I welcome the Minister of State. I have raised this issue previously in the Seanad and with the Department. It relates to pharmaceutical assistants. The pharmaceutical association made a recommendation to the Minister for Health, Deputy Harris, recently that pharmaceutical assistants, most of whom have operated and worked in pharmacies for the past 35 years, should only be allowed to cover up to one hour per day in place of the pharmacist. That is fine but those people have been doing that job for 35 years during which time they were able to provide cover if the pharmacist was ill or on holidays. They brought a great deal of life experience to their work in pharmacies for the past 35 years but the association is trying to tell them now that their qualification does not mean anything. Those people went to college for four years. They did the practical side to the work. It was like an apprenticeship in that they learned about the different medicines. A number of them have taken part in upskilling and training to which pharmacists and their assistants are entitled. Continuing education is the best way to describe that.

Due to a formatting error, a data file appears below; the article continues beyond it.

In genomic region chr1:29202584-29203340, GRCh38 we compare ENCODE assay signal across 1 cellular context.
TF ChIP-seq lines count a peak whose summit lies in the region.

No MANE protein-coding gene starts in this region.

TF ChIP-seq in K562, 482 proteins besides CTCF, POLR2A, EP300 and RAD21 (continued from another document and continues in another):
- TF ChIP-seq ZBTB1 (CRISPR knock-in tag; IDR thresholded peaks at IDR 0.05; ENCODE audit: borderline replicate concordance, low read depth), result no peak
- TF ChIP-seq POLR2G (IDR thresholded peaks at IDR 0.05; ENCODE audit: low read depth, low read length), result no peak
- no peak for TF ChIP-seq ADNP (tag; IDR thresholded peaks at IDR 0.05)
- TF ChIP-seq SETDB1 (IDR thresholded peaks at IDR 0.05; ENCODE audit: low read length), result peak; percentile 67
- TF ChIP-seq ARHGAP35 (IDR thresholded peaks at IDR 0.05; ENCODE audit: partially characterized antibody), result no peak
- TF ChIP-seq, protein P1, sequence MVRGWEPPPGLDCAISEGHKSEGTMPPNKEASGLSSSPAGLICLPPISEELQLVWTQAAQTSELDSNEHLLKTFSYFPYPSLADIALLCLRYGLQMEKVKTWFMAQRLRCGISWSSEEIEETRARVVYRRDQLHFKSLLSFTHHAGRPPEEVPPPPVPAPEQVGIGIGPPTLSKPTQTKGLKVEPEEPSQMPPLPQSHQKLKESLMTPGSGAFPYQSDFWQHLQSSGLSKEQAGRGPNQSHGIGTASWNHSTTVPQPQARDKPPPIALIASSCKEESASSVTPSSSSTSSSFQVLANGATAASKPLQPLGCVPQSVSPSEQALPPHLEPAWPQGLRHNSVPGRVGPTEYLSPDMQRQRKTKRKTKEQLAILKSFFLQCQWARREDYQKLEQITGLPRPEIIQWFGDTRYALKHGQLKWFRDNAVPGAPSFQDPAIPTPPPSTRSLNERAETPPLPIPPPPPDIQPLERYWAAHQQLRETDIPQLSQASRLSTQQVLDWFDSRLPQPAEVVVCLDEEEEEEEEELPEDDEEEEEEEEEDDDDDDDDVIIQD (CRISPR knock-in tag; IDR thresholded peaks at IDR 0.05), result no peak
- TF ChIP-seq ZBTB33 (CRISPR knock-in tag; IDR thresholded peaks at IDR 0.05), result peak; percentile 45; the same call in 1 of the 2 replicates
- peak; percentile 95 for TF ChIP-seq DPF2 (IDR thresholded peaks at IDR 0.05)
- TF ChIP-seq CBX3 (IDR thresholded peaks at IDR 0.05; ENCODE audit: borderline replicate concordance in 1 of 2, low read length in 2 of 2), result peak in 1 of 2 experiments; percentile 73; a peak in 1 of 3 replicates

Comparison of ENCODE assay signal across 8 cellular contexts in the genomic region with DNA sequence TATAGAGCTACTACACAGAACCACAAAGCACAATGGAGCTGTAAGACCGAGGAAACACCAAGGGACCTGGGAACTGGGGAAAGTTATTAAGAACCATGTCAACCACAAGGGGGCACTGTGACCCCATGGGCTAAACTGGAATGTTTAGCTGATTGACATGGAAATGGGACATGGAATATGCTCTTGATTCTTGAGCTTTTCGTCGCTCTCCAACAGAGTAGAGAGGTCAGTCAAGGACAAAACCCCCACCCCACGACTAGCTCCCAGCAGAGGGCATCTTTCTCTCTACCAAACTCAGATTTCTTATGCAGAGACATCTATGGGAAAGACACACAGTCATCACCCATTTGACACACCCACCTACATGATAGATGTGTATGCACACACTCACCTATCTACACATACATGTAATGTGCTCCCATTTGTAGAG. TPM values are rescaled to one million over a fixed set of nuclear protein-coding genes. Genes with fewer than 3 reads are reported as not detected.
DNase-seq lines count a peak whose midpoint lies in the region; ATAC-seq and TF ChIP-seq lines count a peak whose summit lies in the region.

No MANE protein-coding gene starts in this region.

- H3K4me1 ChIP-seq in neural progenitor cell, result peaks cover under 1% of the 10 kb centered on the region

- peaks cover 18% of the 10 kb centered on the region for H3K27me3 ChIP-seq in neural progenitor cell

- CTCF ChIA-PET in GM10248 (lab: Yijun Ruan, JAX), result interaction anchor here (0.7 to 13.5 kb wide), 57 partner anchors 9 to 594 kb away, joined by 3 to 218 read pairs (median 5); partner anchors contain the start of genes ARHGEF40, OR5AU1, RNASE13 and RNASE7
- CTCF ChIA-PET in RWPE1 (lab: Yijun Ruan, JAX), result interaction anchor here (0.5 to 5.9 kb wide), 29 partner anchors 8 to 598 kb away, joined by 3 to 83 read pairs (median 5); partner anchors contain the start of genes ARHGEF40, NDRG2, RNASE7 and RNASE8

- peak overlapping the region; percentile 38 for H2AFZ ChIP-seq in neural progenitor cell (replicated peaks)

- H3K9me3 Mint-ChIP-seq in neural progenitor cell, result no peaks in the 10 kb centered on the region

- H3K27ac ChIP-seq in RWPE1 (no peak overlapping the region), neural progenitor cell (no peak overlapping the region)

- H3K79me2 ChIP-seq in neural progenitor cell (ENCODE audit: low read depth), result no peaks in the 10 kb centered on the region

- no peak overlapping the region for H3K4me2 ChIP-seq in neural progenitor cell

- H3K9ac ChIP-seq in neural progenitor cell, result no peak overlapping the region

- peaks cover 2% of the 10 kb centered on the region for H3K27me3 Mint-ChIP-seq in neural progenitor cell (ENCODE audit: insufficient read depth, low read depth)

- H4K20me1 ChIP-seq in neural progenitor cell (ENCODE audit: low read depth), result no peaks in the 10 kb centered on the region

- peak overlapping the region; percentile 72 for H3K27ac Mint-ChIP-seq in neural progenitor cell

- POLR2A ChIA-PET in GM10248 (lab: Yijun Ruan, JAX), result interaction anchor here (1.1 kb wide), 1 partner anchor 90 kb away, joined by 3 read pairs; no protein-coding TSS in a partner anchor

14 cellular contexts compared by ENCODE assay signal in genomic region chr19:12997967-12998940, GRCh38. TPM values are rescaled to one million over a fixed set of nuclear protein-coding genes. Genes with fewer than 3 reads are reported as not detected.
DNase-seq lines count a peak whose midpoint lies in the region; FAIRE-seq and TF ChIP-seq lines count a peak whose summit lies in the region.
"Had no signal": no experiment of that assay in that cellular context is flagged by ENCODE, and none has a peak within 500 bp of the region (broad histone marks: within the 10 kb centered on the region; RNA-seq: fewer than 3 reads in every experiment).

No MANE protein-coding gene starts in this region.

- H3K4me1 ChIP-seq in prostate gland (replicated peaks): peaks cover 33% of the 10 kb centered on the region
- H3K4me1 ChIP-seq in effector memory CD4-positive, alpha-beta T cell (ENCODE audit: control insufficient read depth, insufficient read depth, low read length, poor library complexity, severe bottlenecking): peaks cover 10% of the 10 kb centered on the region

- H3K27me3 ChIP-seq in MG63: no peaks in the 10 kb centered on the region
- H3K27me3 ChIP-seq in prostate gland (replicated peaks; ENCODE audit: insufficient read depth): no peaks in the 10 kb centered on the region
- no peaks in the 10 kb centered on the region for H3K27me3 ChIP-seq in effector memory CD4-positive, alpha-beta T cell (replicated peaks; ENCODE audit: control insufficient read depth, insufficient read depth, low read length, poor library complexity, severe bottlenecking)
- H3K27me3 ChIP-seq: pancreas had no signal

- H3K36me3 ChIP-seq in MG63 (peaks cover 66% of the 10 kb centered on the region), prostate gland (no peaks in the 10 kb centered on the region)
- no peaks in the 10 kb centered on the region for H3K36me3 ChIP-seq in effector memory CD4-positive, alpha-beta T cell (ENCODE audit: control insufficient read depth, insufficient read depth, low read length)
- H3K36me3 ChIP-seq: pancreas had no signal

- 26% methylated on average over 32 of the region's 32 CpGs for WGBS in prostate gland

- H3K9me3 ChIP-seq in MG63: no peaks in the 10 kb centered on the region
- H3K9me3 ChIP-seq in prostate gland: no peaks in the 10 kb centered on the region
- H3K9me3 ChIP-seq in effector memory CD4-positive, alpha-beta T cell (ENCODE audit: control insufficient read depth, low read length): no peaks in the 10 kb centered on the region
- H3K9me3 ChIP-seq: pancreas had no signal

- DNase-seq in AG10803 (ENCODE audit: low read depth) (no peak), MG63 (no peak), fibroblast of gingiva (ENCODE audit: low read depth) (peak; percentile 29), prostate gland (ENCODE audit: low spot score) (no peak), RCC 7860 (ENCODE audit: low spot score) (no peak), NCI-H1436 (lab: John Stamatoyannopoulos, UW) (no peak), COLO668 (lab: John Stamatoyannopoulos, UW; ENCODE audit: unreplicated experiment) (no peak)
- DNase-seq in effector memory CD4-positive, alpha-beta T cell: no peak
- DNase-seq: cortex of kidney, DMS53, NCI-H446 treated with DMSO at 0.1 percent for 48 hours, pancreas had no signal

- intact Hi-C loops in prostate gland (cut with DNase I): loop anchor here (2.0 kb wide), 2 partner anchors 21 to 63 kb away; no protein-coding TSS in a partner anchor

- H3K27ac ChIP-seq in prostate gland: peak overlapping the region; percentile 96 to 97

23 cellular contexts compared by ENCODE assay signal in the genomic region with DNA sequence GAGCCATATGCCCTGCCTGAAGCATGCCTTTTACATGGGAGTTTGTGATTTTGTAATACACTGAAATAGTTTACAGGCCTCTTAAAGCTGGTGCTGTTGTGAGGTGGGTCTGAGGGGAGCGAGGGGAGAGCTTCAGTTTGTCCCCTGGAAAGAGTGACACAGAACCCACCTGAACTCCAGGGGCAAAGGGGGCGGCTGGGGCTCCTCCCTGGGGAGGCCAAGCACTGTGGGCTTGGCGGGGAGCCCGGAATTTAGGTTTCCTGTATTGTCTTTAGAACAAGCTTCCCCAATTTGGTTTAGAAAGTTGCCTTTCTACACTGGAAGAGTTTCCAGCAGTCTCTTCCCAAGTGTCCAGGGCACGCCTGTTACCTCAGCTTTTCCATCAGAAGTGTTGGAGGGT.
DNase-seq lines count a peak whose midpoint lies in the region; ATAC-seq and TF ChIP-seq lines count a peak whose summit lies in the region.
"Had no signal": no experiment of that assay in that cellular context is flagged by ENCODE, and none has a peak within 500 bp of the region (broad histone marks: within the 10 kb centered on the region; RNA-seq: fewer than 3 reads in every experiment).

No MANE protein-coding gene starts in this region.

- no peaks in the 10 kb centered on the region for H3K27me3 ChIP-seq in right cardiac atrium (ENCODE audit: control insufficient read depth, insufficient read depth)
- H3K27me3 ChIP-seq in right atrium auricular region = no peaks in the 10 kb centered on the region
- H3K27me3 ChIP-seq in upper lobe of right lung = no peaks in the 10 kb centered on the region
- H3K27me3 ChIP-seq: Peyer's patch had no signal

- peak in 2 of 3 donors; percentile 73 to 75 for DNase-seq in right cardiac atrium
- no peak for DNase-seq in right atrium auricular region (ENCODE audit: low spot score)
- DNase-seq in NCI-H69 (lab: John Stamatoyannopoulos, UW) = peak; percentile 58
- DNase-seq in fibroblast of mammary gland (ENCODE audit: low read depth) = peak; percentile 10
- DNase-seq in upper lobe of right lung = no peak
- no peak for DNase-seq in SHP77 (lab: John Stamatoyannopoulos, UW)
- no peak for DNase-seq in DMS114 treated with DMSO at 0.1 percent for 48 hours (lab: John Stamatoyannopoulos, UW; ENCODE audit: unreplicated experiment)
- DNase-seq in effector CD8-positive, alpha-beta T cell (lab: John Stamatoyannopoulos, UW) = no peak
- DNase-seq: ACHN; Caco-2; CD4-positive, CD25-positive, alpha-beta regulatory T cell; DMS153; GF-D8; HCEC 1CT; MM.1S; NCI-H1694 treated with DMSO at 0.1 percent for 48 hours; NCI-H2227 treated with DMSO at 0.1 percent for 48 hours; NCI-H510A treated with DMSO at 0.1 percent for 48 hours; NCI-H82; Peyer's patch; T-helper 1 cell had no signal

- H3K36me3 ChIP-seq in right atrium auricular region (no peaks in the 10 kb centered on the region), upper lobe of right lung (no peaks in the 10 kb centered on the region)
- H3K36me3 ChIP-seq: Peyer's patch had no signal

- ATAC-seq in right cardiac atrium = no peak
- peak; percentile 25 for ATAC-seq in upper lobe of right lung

I have had contact from a number of pharmaceutical assistants across the country who are very concerned that they will be seen now as unemployable because they will be only be able to cover in the pharmacy for up to one hour and, if these regulations go through, they will only be able to dispense repeat prescriptions and not any new prescriptions. That means if a customer comes into the pharmacy with a new prescription when the pharmacist is not present, the pharmaceutical assistant will have to tell that person to come back in an hour when the pharmacist is back or else send the person to another pharmacy down the road. That is not acceptable.